Place - European West, Byzantium, & Islamic World
Time - 500 to 1500 CE
West: Legal system, schools, & universities (intellectual, autonomy, rational, thought). Theology, lay, medicine, world of nature.
Byzantium: Greek was already spoken. Interest in humanities - literature, philosophy, history, and theology. Church didn't support Greek thought.
Islamic World: Translation of Greek writings to Arab, sciences to natural philosophies, debates regarding faith and reason.
Place - Mongol Empire
Time - 12th Century
Temujin became a chief with a growing band of followers. His rise to power took place among shifting alliances and betrayals, a mounting string of military victories, the indecisiveness of his enemies, a reputation as a generous leader, and new warriors from defeated tribes. A Mongol assembly recognized Temujin as Chinggis Khan, supreme ruler of an unified Great Mongol Nation. Constructed empire with China, Korea, Central Asia, Russia, Middle East, and Eastern Europe.
Place - Australia & Northwest North America
Time - 15th century
The hunter/gatherer people of Australia had been separated into about 250 groups. They borrowed ideas from outsiders (canoes, fishhooks, nets, ideas, etc.) but did not farm. Used "firestick farming" to clean up the country. Goods were exchanged. In North America, the people created a complex hunter/gatherer culture. They had permanent village settlements - large houses, economic specialization/ structure, ranked societies (slavery), chiefdoms, leaders, and food storage.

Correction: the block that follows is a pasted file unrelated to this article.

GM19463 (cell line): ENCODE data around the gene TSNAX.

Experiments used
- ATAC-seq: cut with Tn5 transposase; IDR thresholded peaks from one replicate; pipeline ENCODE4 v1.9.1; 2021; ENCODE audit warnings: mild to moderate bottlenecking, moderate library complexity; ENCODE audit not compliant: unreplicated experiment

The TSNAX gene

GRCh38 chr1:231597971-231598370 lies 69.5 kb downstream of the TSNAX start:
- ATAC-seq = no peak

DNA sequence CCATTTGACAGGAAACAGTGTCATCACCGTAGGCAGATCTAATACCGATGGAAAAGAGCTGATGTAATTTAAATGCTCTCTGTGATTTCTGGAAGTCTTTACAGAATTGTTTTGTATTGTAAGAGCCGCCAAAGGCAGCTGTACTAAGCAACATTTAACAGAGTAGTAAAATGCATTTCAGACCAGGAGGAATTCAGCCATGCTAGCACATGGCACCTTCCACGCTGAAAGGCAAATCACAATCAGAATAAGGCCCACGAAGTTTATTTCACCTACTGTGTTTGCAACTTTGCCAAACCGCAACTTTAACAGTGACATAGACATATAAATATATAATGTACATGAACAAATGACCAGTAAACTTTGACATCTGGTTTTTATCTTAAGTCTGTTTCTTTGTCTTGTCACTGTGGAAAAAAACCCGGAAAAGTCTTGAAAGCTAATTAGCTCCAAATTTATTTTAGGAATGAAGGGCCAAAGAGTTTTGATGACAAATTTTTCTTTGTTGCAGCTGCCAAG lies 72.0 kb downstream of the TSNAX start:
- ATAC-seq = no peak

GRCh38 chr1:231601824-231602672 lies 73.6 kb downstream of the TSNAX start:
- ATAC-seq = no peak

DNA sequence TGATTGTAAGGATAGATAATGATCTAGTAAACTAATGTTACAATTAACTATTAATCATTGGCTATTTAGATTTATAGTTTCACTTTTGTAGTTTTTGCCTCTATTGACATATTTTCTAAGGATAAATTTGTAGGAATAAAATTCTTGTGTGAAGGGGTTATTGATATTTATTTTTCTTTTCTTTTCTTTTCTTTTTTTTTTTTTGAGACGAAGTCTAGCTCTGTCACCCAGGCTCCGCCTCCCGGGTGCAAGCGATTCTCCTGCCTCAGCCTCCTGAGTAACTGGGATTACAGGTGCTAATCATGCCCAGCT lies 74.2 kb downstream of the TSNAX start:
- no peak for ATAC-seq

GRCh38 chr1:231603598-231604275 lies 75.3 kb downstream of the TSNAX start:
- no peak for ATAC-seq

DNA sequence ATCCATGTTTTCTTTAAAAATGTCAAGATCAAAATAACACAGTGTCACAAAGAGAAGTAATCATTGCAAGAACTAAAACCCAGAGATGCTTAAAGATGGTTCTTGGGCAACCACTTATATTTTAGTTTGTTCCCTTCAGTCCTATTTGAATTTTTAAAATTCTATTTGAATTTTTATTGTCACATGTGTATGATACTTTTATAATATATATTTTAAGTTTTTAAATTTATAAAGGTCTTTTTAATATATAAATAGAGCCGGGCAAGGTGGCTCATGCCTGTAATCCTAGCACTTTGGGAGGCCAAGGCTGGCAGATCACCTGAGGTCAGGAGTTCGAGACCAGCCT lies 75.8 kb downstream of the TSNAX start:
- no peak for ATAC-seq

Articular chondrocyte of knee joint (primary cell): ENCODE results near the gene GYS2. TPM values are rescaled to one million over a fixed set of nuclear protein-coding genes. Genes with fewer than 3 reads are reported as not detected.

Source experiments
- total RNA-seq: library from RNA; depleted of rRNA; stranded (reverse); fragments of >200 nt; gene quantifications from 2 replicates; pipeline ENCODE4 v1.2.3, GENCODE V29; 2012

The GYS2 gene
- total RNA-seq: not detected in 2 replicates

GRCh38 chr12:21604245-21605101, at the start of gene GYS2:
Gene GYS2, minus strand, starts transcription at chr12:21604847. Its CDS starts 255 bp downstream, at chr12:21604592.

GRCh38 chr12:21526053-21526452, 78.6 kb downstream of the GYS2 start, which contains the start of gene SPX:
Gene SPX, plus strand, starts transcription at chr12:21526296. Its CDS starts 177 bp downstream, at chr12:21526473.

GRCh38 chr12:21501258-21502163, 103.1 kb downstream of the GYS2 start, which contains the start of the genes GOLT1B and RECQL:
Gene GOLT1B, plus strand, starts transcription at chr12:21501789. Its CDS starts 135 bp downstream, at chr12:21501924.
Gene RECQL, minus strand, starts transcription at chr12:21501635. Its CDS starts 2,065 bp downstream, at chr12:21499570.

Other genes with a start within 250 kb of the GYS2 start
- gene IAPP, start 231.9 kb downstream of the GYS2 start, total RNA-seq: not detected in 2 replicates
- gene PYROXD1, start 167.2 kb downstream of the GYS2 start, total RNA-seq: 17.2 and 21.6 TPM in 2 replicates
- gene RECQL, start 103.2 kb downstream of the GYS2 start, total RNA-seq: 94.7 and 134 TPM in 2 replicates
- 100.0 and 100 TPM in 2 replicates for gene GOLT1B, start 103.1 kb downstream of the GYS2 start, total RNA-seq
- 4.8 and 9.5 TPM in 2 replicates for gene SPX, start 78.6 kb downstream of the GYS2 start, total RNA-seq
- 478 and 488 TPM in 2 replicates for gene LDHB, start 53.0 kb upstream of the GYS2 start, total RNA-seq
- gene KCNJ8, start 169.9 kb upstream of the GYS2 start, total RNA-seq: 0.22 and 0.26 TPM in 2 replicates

Place - Britain
Time - 19th century
Middle class benefited most from the Industrial Revolution. Upper levels - extremely wealthy factory & mine owners, bankers, and merchants. These rising businessmen were assimilated into life of the aristocracy. Smaller businessmen (doctors, lawyers, engineers, teachers, scientists, etc.) were liberals, favored democracy, free trade, private property, etc. Middle class men - vote! Values of self-improvement - enterprising spirit. Middle class women - domestic and family life.
Lower middle class comprised of 20% of the population.
Place - Global
Time - 1750 to 1914 CE
Employment in plantations, mines, construction projects, and homes were the jobs offered. Working conditions and salaries were not fair and disease and death were common outcomes. Many people migrated to European farms/plantations because they lost their land. Bantustans (reserves for natives) became overcrowded. Mines were a source of labor. Western-educated elites could become teachers, doctors, professional specialists, and clerks. Workers would work on railroads. Poor would become construction workers, drivers, food sellers, servants, and prostitutes. Family life was impossible.
Place - Colonies
Time - 1750 to 1914 CE
•For the minority, the acquisition of a Western education generated a new identity, providing access to better-paying jobs, and escape form the obligations of living under European control, such as forced labor.